• As Clouseau, Sellers is doing lowest common denominator physical schtick. But it’s so well choreographed and perfected, it works. It helps that Blake Edwards knows how to film physical comedy: Long uninterrupted takes, with everything you need in the frame (or comically coming into the frame).
  • There is a long stretch of this movie without Peter Sellers in it, and it is, unsurprisingly, not very funny. It doesn’t help that most of this time is Sir Charles trying to get Princess Dala to pass out from drinking while discussing antiquated gender politics. More pratfalls!
  • Shoutout to ‘60s singer Fran Jeffries performing “Meglio stasera (It Had Better Be Tonight)”. It’s essentially a music video wedged into the middle of this film, but it’s impressively shot and a lot of fun. Points deducted, however, for clapping on One and Three.
  • The centerpiece of the movie is the farce happening in the Clouseaus’ hotel room. Niven, Wagner, and Capucine don’t get the funniest lines, but they are very game for the physical comedy.
  • Blake Edwards loves his party scenes.
  • A few logistical questions about the Phantom. He always leaves a glove embroidered with a “P”. Does he have them custom made for each robbery? Or does he have a bunch made in advance? And is it always the same hand? Did his tailor have to sign an NDA?
  • “The Pink Panther” is in the vein of “The Thin Man” where the title of the franchise is a plot-point from the first film only (although the actual Pink Panther does pop up in some, but not all, of the sequels).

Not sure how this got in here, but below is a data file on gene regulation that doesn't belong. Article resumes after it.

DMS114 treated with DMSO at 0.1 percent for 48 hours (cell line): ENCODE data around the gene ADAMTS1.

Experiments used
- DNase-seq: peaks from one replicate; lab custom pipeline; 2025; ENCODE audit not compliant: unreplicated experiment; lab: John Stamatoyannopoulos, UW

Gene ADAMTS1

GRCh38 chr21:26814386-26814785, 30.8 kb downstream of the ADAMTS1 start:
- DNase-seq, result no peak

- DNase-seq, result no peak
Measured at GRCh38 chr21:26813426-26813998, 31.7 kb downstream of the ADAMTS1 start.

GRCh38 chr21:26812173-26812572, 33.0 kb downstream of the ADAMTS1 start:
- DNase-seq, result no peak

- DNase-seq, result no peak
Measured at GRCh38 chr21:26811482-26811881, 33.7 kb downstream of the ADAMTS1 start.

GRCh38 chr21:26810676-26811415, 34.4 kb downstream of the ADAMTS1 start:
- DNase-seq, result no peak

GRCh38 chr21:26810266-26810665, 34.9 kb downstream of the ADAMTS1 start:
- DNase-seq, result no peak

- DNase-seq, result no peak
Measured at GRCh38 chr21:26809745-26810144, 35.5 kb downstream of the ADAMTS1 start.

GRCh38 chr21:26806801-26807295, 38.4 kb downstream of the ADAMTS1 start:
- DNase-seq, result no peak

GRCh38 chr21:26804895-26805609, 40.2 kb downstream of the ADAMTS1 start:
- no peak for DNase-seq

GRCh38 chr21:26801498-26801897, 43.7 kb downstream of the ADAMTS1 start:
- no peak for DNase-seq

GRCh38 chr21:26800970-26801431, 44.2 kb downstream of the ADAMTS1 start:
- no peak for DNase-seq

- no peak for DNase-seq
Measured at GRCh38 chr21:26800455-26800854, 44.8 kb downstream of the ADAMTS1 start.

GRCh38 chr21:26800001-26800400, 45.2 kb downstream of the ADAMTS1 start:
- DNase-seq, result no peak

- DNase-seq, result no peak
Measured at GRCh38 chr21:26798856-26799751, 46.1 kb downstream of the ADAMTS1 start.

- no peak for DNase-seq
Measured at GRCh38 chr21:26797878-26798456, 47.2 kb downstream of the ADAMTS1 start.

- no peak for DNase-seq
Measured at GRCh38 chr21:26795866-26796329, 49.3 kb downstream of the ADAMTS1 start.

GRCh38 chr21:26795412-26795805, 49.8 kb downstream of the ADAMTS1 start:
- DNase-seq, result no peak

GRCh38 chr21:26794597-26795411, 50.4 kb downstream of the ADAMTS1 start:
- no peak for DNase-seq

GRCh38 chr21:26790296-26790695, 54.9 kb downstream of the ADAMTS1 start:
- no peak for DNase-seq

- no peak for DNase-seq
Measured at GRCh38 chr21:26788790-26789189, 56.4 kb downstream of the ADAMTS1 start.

• They are so clearly setting up the ending to be the first in a series of “Charles and George Lytton” films. What an interesting little “Sliding Doors” moment in film history.


  • Peter Sellers’ Inspector Clouseau was so well received, Blake Edwards immediately started rewriting his next film, an adaptation of the stage play “A Shot in the Dark”, to incorporate Clouseau. It’s also the film that brought Herbert Lom’s Commissioner Dreyfus and Burt Kwouk’s Cato into the fold.
  • 1964 was the year that Peter Sellers went from British comedian to international superstar. “Dr. Strangelove” was released in January, “The Pink Panther” in March, and “A Shot in the Dark” in June. None of his other ‘60s films packed the same punch as these three, but it was enough to keep his momentum going.
  • Sellers aside, the film’s biggest breakout star was The Pink Panther himself. The title character appeared in a series of animated shorts throughout the ‘60s and ‘70s, which were eventually aired on television (along with new material) as “The Pink Panther Show”.
  • After being left for dead with 1968’s “Inspector Clouseau” (with Alan Arkin filling in for Sellers and with no involvement from Edwards at all), The Pink Panther franchise was resurrected with 1975’s “The Return of the Pink Panther”. Blake Edwards followed up with two more sequels with Sellers, one with outtake footage of Sellers following his death, and a final film that tried to create a new central character with Ted Wass’ Det. Clifton Sleigh. No takers.
  • I’ll clump the 1993 and 2006 reboots together, because who cares?
  • As for the Pink Panther diamond, I think Richard Burton bought it for Liz Taylor at some point.